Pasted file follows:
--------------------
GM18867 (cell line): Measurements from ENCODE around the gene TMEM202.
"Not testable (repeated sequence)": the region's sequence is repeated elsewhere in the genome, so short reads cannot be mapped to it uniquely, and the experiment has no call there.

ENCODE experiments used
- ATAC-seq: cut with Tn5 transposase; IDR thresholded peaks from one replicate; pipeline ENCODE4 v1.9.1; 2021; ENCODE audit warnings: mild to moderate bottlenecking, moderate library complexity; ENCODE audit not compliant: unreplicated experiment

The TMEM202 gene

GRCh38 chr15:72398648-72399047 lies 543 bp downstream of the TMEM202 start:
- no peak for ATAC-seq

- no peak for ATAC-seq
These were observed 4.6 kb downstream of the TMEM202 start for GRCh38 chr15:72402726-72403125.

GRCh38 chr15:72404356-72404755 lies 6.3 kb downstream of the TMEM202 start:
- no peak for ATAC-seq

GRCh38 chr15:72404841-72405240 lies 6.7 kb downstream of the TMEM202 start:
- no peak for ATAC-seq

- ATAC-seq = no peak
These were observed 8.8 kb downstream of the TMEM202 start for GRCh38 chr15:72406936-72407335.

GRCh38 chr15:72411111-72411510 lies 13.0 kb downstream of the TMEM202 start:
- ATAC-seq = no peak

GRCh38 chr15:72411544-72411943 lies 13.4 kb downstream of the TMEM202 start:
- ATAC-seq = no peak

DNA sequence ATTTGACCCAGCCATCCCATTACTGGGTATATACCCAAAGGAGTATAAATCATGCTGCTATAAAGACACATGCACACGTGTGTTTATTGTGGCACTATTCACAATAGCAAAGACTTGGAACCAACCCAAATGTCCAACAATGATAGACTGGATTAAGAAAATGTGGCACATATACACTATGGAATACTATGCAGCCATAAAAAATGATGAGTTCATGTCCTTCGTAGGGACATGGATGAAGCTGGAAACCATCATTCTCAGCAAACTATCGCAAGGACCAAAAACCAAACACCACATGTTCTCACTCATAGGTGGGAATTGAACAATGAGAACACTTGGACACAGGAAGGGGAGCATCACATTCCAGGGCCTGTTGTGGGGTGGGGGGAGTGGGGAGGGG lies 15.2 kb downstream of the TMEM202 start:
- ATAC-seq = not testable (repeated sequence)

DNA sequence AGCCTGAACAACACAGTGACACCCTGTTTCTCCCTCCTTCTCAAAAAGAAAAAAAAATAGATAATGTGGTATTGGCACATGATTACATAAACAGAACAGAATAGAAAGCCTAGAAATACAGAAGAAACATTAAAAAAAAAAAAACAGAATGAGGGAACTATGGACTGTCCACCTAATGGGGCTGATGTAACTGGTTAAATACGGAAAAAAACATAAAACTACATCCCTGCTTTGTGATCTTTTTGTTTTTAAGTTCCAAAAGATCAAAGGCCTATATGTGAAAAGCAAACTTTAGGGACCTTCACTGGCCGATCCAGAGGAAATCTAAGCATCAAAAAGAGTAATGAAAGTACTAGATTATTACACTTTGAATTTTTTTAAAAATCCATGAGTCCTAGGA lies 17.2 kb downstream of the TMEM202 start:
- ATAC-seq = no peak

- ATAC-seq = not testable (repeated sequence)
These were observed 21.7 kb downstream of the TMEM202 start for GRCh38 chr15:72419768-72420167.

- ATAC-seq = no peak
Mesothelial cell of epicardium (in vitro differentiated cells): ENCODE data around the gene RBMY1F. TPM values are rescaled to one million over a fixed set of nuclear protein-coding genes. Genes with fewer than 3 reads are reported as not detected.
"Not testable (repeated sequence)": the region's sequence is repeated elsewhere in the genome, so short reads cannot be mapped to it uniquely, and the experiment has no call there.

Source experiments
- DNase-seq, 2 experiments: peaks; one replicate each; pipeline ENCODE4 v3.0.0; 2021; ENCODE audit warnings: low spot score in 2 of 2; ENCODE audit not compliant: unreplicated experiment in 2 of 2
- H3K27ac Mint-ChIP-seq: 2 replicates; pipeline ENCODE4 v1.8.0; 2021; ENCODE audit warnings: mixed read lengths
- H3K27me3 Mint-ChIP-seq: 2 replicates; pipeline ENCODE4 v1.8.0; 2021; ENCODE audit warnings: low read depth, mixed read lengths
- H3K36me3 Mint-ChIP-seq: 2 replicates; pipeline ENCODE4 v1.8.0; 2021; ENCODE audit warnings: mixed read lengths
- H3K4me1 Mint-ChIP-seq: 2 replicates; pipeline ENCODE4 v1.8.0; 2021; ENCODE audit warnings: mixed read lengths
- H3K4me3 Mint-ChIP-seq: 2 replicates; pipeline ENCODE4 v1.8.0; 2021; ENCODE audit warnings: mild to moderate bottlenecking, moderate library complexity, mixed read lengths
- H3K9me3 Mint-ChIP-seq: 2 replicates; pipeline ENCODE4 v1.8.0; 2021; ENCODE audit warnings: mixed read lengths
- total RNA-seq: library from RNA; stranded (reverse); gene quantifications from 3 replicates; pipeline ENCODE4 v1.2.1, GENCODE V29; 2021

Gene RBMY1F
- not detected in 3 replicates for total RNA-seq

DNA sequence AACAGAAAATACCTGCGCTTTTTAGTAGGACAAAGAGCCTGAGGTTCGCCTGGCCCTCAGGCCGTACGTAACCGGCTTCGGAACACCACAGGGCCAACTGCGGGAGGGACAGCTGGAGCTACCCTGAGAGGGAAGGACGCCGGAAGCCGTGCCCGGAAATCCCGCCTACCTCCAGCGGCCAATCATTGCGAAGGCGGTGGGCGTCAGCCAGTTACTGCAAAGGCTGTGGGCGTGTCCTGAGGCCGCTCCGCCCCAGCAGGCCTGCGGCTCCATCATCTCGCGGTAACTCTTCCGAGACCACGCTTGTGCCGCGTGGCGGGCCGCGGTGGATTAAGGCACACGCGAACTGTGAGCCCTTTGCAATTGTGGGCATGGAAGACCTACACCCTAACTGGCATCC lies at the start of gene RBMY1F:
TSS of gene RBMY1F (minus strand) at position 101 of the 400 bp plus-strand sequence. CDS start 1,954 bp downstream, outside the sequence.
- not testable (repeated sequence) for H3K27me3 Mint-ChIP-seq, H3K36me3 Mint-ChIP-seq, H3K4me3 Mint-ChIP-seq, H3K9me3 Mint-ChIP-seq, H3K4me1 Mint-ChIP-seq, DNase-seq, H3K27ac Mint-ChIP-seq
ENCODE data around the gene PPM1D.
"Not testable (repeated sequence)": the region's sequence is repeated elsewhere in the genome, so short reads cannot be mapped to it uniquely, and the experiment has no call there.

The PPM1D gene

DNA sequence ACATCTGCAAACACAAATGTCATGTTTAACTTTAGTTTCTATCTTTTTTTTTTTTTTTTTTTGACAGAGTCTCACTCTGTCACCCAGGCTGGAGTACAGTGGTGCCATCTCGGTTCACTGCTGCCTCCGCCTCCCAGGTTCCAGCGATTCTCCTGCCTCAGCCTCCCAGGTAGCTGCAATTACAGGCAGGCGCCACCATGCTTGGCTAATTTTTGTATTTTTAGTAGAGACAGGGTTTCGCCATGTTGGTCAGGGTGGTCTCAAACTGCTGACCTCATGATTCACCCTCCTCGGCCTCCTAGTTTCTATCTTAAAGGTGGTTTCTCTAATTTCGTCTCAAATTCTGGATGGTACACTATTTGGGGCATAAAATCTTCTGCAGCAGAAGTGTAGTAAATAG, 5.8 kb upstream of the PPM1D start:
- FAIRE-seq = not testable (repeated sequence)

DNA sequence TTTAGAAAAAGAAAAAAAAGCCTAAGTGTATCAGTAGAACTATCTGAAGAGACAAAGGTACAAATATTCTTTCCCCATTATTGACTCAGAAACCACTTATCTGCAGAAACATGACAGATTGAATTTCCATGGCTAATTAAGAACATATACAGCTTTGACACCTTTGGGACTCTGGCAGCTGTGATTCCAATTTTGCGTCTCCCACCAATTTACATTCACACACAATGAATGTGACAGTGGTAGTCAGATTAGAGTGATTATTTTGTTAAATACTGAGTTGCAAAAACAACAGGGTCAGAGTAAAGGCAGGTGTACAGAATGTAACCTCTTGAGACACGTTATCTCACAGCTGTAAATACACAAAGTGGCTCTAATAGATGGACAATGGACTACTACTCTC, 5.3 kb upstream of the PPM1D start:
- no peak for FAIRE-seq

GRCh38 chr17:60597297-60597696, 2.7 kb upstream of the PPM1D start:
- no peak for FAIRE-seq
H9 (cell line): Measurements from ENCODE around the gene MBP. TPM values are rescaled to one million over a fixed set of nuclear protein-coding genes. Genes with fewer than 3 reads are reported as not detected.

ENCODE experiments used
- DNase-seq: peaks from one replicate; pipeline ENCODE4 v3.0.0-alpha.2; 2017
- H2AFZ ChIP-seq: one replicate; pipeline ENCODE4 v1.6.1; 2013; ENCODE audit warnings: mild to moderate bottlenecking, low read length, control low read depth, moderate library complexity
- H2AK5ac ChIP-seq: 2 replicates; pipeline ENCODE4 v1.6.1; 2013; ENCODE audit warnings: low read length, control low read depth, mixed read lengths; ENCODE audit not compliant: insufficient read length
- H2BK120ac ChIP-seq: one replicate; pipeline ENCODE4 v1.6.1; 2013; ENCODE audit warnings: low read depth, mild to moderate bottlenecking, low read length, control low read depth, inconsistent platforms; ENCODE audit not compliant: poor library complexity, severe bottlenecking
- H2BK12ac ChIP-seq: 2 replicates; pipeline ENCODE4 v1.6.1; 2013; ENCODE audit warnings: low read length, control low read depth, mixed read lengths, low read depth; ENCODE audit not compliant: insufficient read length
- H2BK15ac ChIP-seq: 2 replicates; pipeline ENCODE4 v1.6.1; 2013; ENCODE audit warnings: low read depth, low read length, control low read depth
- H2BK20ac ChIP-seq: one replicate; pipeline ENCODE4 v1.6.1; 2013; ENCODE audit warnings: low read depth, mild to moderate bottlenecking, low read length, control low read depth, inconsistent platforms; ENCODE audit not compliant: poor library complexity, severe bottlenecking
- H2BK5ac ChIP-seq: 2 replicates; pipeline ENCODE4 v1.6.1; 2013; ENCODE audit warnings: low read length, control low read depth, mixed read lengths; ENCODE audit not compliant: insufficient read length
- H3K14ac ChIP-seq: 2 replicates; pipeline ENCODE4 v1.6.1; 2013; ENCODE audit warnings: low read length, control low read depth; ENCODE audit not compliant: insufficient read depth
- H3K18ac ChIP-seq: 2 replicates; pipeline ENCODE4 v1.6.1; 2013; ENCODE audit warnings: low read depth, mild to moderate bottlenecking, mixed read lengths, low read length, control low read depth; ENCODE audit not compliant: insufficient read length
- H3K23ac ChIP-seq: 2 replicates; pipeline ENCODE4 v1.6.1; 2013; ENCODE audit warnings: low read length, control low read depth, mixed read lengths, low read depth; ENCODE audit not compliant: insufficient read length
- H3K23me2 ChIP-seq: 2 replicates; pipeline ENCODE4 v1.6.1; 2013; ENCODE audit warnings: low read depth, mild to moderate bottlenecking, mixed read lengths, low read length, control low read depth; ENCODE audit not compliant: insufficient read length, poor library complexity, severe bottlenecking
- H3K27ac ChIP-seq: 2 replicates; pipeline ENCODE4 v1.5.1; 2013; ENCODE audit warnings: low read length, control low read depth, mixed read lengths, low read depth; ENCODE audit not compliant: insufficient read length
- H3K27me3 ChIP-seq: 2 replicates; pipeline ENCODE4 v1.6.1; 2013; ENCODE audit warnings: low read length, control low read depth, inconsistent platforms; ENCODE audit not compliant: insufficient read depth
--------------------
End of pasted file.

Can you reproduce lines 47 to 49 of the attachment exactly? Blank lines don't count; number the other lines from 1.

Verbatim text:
- FAIRE-seq = not testable (repeated sequence)

DNA sequence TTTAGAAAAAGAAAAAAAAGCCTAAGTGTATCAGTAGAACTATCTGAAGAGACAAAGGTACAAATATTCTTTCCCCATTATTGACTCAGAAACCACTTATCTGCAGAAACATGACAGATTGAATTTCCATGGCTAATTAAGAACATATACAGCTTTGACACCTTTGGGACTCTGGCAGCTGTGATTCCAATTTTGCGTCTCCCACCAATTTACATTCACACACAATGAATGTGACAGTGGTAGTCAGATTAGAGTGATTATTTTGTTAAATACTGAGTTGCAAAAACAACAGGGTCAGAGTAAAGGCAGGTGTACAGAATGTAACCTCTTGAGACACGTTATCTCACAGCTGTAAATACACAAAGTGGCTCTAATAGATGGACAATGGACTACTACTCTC, 5.3 kb upstream of the PPM1D start:
- no peak for FAIRE-seq